I appreciate my good friend and neighbor Rich Lowry’s close reading of my recent piece on campaign-finance reform. I admire Rich so much, I’m surprised he didn’t read more closely.
I do not “pooh pooh” Kentucky Republican senator Mitch McConnell’s desire for full disclosure of campaign donations as “risible.” I am all for disclosure. Who isn’t? What I do resent is the false dichotomy that McConnell and his allies present between today’s system — supposedly one hidden in shadows when it isn’t blurred beyond recognition — and their nirvana: a land where contributions to parties and politicians will be revealed for all to see.
McConnell and company pretend to be reformers by advocating the status quo. The fact is that we ALREADY have disclosure, and lots of it.
OpenSecrets.org will allow you to look up, in astonishing detail, who gave how much to which candidates and parties at the federal level, going all the way back to 1990. This is a delightful tool for journalists and concerned citizens. I used this database and another (tray.com/fecinfo) just last week to look up the political donations of media maven Michael Bloomberg who is considering a bid for the Republican mayoral nomination in New York City. It turns out that Bloomberg’s $337,000 in political gifts between 1990 and 2000 — all disclosed on the Internet — went 91.5 percent to Democrats. Some Republican.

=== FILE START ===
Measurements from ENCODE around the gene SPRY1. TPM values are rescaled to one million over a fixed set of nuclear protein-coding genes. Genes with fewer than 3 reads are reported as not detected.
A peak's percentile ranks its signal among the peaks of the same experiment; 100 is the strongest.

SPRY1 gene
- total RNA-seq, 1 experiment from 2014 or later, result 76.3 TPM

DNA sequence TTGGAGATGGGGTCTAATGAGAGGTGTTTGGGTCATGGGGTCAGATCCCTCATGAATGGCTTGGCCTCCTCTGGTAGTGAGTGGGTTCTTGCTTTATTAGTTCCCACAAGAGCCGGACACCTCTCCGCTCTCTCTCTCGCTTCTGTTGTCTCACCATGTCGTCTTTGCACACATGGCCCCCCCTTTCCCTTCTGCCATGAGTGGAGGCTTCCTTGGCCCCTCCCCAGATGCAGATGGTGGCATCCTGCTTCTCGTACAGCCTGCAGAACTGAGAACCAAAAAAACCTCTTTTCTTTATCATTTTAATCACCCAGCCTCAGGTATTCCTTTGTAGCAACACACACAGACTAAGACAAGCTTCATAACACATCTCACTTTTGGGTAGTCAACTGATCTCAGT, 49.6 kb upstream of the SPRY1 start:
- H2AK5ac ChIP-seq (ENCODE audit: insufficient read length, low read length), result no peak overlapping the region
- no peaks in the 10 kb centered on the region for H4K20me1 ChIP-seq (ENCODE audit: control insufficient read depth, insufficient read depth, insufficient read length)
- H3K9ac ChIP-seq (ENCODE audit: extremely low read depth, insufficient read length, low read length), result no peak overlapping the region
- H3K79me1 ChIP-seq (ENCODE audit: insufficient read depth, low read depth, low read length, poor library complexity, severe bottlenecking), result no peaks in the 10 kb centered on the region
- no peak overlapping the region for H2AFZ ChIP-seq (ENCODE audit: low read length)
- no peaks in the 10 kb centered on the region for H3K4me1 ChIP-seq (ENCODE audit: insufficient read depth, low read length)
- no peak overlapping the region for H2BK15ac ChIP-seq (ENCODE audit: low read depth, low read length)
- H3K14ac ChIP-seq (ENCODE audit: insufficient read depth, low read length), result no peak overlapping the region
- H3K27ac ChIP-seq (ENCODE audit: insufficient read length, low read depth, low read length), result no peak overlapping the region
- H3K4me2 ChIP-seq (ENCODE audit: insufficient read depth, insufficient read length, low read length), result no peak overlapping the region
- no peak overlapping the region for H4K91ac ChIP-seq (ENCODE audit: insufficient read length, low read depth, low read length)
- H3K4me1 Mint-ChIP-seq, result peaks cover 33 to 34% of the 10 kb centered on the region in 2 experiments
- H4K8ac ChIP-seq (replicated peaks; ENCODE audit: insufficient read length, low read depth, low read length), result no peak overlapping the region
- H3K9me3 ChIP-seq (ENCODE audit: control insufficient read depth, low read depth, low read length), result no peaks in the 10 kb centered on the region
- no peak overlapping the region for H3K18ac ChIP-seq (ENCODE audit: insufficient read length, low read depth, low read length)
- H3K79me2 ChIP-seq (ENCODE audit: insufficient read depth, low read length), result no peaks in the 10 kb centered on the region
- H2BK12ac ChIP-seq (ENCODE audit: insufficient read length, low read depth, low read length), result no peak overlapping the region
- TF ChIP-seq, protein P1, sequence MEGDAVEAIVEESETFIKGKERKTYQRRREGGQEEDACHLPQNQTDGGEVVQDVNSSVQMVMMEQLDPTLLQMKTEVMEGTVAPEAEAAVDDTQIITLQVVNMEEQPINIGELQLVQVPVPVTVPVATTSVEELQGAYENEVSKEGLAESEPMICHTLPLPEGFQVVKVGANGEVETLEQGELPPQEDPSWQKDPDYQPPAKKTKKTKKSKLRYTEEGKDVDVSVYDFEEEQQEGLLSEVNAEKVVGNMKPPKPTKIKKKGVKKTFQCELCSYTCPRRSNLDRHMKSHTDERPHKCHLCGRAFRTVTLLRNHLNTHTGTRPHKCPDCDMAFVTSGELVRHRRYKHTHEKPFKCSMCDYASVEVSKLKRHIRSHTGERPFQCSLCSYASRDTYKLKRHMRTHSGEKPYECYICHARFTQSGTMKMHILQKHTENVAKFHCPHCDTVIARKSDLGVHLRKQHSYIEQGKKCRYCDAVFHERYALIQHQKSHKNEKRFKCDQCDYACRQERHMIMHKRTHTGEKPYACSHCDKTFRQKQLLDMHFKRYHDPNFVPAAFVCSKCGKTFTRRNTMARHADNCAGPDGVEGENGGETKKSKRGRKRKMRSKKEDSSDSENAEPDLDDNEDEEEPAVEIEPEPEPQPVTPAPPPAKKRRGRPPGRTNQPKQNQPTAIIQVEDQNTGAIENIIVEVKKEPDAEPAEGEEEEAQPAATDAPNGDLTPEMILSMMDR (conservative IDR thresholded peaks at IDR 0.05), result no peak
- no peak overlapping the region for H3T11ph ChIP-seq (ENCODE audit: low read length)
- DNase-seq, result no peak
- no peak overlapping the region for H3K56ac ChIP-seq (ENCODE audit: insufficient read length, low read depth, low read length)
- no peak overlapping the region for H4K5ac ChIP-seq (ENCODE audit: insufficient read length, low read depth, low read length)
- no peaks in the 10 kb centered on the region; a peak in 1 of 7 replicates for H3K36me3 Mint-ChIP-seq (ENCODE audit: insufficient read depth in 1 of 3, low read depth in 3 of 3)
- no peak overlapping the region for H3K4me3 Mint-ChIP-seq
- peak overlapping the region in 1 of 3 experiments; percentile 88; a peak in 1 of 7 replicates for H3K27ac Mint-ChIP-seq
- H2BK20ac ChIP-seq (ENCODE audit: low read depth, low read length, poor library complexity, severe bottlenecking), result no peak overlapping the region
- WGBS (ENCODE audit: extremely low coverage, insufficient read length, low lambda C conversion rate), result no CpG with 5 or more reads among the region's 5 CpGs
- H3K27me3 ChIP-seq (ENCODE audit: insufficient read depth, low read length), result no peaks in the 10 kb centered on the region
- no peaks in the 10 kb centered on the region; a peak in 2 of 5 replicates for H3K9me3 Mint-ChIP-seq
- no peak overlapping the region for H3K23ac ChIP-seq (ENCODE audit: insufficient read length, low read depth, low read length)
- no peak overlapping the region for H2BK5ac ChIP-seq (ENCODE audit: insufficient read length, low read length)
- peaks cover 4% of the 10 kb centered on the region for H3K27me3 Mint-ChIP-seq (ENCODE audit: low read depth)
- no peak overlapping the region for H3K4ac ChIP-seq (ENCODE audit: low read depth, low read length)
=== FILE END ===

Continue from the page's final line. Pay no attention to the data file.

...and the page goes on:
Disclosure can be sped up, for sure. But when Mitch McConnell says all we need is disclosure, he might as well say that America would be a terrific place, if it only had a Senate.
As for Rich’s other critiques, I merely would reiterate that I would prefer to see citizens, industries, companies, unions, and the like spend their money in politics by telling all of us why Jack Jones should be elected or defeated rather than lining Jones’ pockets or those of his party with donations — essentially private downpayments for future public favors.
Ask yourself this question: If those same groups handed candidate Jones fat bags of cash in an alley rather than certified checks at a fundraising banquet, wouldn’t you call the police? And the substantive difference between these two scenarios is…???